Controversy erupted last month when Harambe, a 17-year-old gorilla, was shot dead at the Cincinnati Zoo after a young child fell into the animal’s enclosure. While most of the debate has been over whether Harambe should’ve been killed, his death raises another question: Do gorillas even belong in zoos?
“Our primary concern ought to be the well-being of gorillas,” Peter Singer, a Princeton bioethicist told The New York Times. “But zoos are constructed the other way around: The primary concern is that humans can see the gorillas.”
Is such confinement cruel to animals? Or do zoos have benefits that justify the restrictions? Joel Mathis and Ben Boychuk, the RedBlueAmerica columnists, debate the issue.
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If you have any kind of moral imagination, zoos can be depressing places.
Don’t misunderstand: I’m not one of those folks who believe animals have rights equal to humans. I eat beef and chicken regularly. And I think the Cincinnati Zoo’s decision to kill Harambe, while unfortunate, was probably the correct one. Forced to choose between a human and an animal, I'll save the human every time.
But valuing human life above animal life doesn’t mean it’s correct to be cavalier about animal life, either. (Most people agree with this; think about the shock and anger you’ve felt when hearing stories about dogs or horses being treated cruelly or with neglect.) And zoos, despite what I am certain are good intentions among the people who run them, often value the quality of an animal’s life too little.
As the People for the Ethical Treatment of Animals points out on its website: “In the wild, elephants walk up to 30 miles each day, bears are active for up to 18 hours a day exploring their home ranges for up to hundreds of miles, and tigers and lions love running and climbing and will roam many miles to hunt.” In zoos, though, those animals don’t have miles to roam; their existences are contained to just a few feet.
Think about how you’d feel if you were forced to spend the entirety of your life in, say, an office cubicle. You’d probably get antsy, then depressed. Why would animals be any happier?
Zoos justify such captivity by saying they have an educational mission, but that actually makes the captivity even more misguided: Seeing an animal in a cage is not the same as understanding it or how it interacts with its ecosystem in the wild. Not even close.
This is not a suggestion to immediately shutter the zoos and let elephants, gorillas, tigers and more back into nature: The evidence suggests the animals probably wouldn’t survive long. But the moral costs of confining such animals increasingly outweigh the benefits. Harambe’s death is only an obvious, recent example.
Harambe’s death was an extraordinary — and tragic — event. “We have never had to kill a dangerous animal in the middle of an emergency situation,” Cincinnati Zoo director Thane Maynard told reporters the day after Harambe was shot. “The zoo’s been here 143 years, so that’s saying a lot.”
Obviously, zookeepers are not in the business of shooting down extremely endangered species. It’s precisely to avoid that sort of outcome that zoos hold onto gorillas and other rare species in the first place. Left in the wild, they’d face encroaching human habitat and poachers, among other dangers.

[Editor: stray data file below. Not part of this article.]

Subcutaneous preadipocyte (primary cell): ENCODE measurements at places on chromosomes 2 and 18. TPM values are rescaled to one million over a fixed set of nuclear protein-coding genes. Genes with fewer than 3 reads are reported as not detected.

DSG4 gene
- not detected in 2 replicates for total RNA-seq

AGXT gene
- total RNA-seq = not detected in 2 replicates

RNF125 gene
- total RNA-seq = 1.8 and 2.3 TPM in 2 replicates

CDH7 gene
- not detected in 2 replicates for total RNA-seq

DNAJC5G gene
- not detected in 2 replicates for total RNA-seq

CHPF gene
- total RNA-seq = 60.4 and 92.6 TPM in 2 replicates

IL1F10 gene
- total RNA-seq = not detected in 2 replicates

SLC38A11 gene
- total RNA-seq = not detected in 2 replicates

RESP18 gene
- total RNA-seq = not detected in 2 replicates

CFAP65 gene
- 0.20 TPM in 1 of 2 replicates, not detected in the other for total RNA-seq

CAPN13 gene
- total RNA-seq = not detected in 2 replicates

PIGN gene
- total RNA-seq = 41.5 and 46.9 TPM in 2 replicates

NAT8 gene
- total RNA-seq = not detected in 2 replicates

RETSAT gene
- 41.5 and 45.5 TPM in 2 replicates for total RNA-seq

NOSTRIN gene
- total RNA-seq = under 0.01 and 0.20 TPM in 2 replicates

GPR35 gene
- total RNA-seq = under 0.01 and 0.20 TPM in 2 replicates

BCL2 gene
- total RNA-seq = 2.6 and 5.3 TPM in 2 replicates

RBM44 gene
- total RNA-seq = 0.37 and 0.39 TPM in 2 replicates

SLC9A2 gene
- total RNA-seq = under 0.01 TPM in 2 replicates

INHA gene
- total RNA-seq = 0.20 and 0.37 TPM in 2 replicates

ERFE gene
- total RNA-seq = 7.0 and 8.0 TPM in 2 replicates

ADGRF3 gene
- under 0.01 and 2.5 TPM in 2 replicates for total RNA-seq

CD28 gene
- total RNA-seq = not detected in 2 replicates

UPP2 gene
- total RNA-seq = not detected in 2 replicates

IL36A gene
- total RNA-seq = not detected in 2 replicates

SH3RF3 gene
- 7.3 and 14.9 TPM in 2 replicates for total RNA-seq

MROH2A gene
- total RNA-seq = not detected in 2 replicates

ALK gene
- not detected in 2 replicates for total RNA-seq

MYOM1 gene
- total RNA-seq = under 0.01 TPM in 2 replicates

Fact is, captive breeding programs such as Cincinnati’s are the reason the western lowland gorilla isn’t extinct already. Over the decades, captive breeding programs across the United States have saved several critically endangered species, including the red wolf and the California condor.
Cincinnati’s captive breeding program has roots in the late 19th century. Believe it or not, the Ohio zoo was the first to successfully breed California sea lions — which, if you know anything about the first-rate aquaria in Long Beach and Monterrey, is quite a distinction.
What’s more, several U.S. zoos — including San Diego’s, Cincinnati’s and the Smithsonian National Zoological Park — maintain “frozen zoos” that store eggs and sperm from thousands and thousands of species, some endangered, some not.
So let’s not get carried away and throw out more than a century of progress and improvement in the zoological sciences over the death of one gorilla.
To speak of the “moral costs” of maintaining zoos is to flirt with the fallacy of anthropomorphism. People have always had a knack for attributing human traits to our non-human friends.
Even that is an example of anthropomorphism: Animals cannot be our “friends” because animals are not our equals. Aristotle wrote of the highest form of friendship as the “friendship of virtue.” Animals know nothing of virtue. Humans and animals both may kill their young, but only humans know it’s wrong to do so.
Humans also know we have a duty to be good stewards of nature. Saving and preserving generations of animals is very much part of good stewardship. Let the zoos continue to do their good work.
Ben Boychuk (email@example.com) is associate editor of the Manhattan Institute’s City Journal. Joel Mathis (firstname.lastname@example.org) is associate editor for Philadelphia Magazine. Visit them on Facebook: www.facebook.com/benandjoel.